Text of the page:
The Soleimani assassination and its aftermath suggest that America's top diplomat is really the viceroy of its national security establishment.
There's a widening gap between Washington's bipartisan militarism and veterans' bipartisan war-skepticism.
His dim tweets and rash threats have pinned the U.S. in a corner with Tehran.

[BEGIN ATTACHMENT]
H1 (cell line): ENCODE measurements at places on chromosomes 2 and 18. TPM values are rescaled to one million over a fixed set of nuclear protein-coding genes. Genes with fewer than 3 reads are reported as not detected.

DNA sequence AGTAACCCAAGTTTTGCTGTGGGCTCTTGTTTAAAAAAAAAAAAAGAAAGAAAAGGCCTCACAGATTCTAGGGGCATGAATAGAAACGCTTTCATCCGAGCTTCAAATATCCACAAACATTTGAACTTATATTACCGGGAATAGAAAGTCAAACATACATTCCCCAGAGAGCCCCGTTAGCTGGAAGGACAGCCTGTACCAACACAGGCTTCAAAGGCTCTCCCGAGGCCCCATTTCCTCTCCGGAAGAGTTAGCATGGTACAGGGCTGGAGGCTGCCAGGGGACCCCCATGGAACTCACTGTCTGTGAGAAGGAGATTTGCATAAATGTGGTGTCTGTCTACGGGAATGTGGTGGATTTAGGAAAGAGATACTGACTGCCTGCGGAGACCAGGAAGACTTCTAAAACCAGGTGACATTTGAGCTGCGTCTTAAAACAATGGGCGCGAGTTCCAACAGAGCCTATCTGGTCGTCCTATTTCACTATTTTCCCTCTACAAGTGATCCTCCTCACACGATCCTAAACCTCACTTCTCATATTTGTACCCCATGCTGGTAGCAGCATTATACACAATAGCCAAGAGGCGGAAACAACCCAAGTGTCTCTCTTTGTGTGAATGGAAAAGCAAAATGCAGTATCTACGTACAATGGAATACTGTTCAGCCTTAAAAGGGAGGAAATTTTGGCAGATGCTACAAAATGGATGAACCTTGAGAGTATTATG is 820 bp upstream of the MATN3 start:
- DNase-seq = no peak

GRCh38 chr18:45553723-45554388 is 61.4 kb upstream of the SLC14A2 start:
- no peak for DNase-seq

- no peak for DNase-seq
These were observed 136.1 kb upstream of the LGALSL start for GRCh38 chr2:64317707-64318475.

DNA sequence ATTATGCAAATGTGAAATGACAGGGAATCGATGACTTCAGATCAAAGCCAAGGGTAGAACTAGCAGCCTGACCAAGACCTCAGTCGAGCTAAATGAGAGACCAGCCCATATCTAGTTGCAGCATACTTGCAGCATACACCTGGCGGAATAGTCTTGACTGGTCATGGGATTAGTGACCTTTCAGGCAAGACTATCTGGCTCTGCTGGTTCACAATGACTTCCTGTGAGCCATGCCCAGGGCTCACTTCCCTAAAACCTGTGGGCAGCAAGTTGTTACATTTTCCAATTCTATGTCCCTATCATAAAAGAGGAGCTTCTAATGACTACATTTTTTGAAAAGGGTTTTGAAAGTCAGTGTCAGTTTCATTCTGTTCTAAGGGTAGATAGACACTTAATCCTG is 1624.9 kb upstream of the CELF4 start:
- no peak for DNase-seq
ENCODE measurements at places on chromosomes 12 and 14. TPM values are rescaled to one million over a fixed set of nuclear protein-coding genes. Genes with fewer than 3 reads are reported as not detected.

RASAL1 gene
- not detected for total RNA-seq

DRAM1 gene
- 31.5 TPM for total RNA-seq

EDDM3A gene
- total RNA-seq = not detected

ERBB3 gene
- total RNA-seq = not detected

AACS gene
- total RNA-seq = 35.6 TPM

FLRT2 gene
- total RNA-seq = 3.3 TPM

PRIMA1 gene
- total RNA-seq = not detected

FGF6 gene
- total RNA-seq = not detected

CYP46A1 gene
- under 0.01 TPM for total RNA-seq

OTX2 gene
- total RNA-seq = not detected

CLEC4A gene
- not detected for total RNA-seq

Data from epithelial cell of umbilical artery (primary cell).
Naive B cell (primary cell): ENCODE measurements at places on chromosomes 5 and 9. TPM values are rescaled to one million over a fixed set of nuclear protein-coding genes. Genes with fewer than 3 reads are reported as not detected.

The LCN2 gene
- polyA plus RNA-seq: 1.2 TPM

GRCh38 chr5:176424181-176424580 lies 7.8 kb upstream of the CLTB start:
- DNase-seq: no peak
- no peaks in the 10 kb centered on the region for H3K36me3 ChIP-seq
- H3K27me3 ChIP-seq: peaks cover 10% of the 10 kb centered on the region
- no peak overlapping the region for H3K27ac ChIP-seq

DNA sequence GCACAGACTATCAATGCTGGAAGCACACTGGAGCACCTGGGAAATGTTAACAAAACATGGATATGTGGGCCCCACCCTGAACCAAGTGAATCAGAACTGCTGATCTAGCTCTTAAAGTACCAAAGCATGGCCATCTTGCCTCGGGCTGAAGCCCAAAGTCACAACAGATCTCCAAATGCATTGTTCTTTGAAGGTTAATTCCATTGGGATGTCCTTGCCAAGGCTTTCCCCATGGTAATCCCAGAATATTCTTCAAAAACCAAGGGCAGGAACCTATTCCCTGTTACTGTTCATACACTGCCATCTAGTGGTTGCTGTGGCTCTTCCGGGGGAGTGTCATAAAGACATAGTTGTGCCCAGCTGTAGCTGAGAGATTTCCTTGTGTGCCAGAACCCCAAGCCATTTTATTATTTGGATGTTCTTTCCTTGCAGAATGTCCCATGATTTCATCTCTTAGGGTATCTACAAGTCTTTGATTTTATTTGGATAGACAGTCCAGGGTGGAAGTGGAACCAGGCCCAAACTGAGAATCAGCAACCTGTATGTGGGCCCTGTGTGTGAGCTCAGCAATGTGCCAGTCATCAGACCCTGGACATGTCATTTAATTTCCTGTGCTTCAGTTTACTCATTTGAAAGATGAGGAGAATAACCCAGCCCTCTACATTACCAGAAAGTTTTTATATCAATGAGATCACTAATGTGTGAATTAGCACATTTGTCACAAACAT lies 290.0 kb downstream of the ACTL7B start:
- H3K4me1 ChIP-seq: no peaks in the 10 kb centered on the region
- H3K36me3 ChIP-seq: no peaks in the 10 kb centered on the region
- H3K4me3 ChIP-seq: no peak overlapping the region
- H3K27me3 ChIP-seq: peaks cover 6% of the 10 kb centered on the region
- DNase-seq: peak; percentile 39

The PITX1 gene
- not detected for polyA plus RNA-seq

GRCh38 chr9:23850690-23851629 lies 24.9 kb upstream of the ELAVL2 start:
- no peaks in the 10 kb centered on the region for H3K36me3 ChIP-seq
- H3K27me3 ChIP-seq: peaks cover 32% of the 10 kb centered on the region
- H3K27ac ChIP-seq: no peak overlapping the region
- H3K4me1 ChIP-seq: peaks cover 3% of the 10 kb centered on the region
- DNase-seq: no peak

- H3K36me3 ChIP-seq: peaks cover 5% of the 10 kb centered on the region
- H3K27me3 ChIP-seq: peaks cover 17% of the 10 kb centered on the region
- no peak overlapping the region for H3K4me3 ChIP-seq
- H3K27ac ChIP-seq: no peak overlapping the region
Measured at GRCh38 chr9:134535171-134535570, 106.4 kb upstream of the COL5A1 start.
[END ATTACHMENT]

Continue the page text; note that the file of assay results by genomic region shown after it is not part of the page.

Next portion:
There's nothing progressive about distilling war's ravages down to a half-baked, Adam Smith–style exercise in taxpayer burden-sharing.
As tensions rise, an unprecedented military briefing by a hawkish secretary of state throws the chain of command into doubt.